After an arduous drive through the eternal night of Death Valley, I arrived to a cabin to sleep. It was already three in the morning, and the downhill descent into nothingness felt like a well-suited way to start a journey into this valley. In the morning, I awoke from fever dreams to find myself at the start of a road. The lens flare on my camera signaled the beginning of a fresh roll. I put on my boots and headed down the highway.
There weren’t many folks around, since it was already May in what was one of the hottest, driest, and lowest points on the planet. Nonetheless, I embraced the heat and rolled down my windows. I drank a gallon of water as the hot wind tangled my hair. I walked through sand dunes and climbed on tall, dead trees. As I cruised on to my next stop, I was a bit anxious.
I was headed for Badwater Basin, which is the lowest point in the entire Western Hemisphere. Here, I would discover a massive salt flat, which almost looked like a lake of snowy ice. There was a pathway of this white salt which led all the way out to the lake-like formation. So I walked and walked until I was surrounded by white. The winds were so strong they nearly tore me off my feet, and other times they held me up.
I sat there in the salt, which was so sharp at points it made me bleed. I thought about my life, the layers that had built upon me, and where to go from here. I was determined to sit on that flat until I figured it out. All of a sudden, this sense of something I had known but forgotten, flushed through my veins. It is quite inexplicable, and would be futile to attempt to put into words. All I can say is I found what I was looking for out there – some sort of internal clue to the grand unraveling of self – and I walked back to continue on the rest of the road.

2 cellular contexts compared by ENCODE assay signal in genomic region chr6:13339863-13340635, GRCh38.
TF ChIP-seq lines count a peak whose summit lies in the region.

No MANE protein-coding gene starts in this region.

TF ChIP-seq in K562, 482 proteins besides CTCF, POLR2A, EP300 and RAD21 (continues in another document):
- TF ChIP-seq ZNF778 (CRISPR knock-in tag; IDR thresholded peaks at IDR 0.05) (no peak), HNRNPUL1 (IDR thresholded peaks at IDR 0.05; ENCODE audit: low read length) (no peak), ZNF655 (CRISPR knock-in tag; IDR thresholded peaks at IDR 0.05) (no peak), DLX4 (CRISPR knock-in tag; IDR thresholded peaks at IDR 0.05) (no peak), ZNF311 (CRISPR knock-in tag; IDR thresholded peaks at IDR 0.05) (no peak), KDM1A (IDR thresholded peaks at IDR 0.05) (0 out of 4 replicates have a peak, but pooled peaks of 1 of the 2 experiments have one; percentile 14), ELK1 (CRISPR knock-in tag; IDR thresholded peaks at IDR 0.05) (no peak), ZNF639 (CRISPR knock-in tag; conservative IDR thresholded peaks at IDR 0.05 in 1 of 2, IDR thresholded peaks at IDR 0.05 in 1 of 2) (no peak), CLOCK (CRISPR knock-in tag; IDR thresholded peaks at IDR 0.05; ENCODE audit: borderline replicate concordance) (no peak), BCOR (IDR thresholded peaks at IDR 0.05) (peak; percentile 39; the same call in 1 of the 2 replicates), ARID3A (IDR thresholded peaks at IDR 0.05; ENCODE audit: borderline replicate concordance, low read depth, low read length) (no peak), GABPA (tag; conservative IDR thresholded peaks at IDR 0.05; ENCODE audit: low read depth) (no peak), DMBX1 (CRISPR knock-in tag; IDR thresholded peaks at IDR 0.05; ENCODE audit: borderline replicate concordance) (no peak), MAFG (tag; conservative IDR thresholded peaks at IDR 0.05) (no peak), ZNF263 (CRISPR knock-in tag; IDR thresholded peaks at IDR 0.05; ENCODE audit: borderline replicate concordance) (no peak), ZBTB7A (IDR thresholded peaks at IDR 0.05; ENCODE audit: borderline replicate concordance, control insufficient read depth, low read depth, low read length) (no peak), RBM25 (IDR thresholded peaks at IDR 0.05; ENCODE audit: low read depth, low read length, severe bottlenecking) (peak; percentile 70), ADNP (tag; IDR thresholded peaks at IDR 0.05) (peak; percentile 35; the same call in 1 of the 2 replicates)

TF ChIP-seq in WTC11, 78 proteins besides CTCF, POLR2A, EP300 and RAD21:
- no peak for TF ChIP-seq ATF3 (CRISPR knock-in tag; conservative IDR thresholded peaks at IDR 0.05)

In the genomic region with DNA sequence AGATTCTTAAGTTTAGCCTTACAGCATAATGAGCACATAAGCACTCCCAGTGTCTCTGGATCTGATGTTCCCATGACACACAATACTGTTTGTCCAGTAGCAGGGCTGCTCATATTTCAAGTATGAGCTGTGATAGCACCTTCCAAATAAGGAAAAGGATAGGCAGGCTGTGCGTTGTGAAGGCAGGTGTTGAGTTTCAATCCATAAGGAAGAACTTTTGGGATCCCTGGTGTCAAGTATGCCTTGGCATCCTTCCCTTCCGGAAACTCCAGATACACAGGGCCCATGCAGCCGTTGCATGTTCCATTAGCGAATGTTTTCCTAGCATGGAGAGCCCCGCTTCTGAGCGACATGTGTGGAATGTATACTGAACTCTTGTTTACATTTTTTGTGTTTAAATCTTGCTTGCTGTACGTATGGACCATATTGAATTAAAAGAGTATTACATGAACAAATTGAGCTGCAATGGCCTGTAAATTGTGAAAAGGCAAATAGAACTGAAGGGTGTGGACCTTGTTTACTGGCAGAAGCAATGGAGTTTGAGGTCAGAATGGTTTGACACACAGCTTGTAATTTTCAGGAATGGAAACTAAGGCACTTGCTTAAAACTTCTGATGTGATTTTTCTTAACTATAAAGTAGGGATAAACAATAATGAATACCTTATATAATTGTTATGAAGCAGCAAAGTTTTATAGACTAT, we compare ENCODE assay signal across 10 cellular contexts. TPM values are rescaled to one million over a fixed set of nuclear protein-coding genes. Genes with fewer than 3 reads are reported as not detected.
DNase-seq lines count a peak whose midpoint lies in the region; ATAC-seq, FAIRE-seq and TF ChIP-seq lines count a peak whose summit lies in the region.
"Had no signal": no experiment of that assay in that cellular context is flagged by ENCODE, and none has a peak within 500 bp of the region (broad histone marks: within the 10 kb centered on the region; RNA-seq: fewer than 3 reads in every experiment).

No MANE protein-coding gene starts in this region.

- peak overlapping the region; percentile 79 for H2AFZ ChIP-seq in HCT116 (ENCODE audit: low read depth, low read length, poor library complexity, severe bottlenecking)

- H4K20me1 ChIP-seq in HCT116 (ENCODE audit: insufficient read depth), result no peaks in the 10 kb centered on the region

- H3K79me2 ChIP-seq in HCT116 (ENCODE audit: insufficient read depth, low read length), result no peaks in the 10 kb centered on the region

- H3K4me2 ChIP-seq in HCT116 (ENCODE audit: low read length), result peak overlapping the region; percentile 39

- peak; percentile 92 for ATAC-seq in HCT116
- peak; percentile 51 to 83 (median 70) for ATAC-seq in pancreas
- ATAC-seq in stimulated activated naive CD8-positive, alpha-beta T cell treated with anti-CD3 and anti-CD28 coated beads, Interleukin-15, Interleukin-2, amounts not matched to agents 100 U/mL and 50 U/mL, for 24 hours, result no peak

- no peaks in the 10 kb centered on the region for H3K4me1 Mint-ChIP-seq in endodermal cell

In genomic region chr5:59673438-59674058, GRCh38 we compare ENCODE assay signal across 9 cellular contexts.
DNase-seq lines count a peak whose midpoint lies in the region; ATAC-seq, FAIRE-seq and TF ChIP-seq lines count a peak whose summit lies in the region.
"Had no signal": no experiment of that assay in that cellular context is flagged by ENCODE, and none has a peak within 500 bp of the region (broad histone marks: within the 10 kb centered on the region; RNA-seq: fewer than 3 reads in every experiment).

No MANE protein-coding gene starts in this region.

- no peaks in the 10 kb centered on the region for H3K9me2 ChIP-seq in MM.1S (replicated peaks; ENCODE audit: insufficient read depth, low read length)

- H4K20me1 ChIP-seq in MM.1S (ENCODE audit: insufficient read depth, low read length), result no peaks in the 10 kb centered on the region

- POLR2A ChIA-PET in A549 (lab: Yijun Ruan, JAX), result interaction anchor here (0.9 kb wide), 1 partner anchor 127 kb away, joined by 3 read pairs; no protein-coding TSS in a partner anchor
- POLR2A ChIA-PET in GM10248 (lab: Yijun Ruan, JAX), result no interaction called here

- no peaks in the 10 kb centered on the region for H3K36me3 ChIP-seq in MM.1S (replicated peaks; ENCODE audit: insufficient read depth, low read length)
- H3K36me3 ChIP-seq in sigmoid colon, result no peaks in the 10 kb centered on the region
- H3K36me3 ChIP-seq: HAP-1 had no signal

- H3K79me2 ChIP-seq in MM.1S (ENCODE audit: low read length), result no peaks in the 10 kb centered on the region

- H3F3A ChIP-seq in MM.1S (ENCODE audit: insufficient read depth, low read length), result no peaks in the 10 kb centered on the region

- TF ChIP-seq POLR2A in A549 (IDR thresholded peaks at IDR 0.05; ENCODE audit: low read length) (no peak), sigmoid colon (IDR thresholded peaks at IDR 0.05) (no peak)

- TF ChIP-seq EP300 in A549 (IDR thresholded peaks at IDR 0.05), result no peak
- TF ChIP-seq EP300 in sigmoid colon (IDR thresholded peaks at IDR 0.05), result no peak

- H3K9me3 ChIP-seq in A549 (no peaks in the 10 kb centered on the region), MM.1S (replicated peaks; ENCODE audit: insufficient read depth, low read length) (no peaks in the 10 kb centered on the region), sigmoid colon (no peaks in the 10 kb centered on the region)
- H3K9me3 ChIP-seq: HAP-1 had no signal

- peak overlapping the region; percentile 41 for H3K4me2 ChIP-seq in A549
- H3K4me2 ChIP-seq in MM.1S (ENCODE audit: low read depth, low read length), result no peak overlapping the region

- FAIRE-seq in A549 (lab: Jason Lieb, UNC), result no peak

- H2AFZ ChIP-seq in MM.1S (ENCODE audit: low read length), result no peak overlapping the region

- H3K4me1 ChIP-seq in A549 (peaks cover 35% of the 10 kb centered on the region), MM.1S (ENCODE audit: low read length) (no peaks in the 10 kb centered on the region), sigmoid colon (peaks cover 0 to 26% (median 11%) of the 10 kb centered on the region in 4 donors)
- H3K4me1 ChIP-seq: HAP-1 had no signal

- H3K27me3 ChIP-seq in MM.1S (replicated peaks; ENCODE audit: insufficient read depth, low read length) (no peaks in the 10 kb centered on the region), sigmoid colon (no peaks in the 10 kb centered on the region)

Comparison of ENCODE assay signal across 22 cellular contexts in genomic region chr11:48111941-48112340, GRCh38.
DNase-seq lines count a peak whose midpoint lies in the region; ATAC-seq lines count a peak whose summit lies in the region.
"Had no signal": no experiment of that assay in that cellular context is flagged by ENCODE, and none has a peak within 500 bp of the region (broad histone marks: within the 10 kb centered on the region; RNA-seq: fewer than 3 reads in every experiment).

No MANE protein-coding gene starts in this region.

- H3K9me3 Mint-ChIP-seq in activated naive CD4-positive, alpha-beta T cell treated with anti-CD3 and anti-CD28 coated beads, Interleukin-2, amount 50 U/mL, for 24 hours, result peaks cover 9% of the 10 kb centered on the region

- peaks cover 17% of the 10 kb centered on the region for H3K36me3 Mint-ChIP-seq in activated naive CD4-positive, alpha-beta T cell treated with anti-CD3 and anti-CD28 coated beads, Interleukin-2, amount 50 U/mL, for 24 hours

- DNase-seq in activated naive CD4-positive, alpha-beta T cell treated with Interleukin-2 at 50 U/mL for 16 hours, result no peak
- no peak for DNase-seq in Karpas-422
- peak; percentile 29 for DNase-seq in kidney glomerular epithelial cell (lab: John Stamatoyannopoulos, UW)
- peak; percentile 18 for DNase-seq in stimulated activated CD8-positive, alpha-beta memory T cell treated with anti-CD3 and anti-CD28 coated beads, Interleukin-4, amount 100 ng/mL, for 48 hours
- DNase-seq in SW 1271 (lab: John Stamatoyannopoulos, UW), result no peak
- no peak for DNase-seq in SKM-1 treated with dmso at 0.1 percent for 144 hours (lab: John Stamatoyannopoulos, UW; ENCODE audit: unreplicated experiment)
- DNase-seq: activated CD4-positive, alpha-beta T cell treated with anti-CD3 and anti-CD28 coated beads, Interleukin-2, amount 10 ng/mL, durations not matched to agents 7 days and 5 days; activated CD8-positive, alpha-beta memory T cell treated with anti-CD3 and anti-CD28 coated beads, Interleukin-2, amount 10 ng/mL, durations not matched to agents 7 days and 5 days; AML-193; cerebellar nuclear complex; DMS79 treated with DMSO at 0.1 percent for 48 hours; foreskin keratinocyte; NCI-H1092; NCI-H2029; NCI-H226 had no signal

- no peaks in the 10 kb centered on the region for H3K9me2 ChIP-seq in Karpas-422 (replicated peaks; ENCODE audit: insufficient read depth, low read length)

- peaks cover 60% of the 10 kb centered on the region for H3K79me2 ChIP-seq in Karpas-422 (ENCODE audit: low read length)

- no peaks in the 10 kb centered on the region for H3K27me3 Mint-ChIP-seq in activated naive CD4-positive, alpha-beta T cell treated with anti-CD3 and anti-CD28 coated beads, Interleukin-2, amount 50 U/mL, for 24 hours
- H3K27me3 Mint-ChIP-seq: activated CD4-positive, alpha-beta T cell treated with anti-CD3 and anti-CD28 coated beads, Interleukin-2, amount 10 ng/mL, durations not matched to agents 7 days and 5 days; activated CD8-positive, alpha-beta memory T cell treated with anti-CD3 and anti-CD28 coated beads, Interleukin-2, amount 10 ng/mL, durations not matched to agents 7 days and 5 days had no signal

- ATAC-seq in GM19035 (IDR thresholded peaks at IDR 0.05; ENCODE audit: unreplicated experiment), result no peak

From the lowest point, I journeyed next to Dante’s View. Resting on the spine of the Black Mountains, it felt worlds away from where I just stood. The winds were still strong but crisp and rejuvenating. I ran up and down the hills and glanced below at the salt flats I had walked upon below.
I sat on the cliffs engulfed completely in the present moment. I felt so alive, and I couldn’t stop smiling. There’s something mystical in those hills. Just as before on the salt flats, I felt a sense of euphoric relief pulsing through my veins.
The next stop on my circuit was Artist’s Drive. It was a curvy, narrow road with colorful rocks. I climbed a giant purple hill of sand and zig-zagged through canyon switchbacks.
Then I hit Zabriskie Point, which is a formation of Badlands. The different sort of colors and layers seen in the Badlands are formed by mineral deposits, which are eroded over long periods of time. The metaphors to the internal subconscious layers within people felt very prevalent in Death Valley. Over the years, different emotions and experiences form and build layers upon the soul.
After this stop I headed out of the park. I had circled on my map a place called Amargosa Opera House and Hotel. I had only intended to stop there for a quick look around, and ended up spending the rest of my road trip right there.
I walked around the seemingly abandoned, yet operational little hotel and learned there was going to be a ballet performance in the opera house that night – the last weekend of the season in fact, and I just happened to show up an hour before it happened.
After a while, the sun disappeared and it was time for the ballet. The entirety of this place’s story is quite unique.
The grounds used to be associated with the nearby mine and the town was called Death Valley Junction. When the mine shut down the place was abandoned. Twenty years later a woman named Marta Becket stumbled upon the building along a road trip where she was performing in her own one-woman show as a ballerina. She fell in love with the place and set on to fix it up. Through many a hardship and great endeavor as it was to get the place in order, she resolved to do it. She made her own stage, and painted the entire opera house from top to bottom herself. Every Friday and Saturday she would perform her ballet dances whether there was an audience or not. It was just this year that Marta passed away.
The night that I was there, a young ballerina named Hilda Vazquez performed two of Marta’s dances and one of her own. Marta had taught her, and Hilda wanted to carry on the spirit. The entire experience was moving in its own mysterious way.
The next morning I wandered into the hotel cafe and sat at the diner counter. The coffee was good and cup after cup fueled my hand to write.
As I finished my final cup, and my final line, I knew it was time to carry on. I felt a sense of sadness to leave this place and Death Valley behind, but then I remembered my moment at Badwater and the Black Mountains. There was a sense of resolution and I would carry that with me wherever I went – from the highs and lows of Death Valley to the highs and lows of this long, strange trip of life.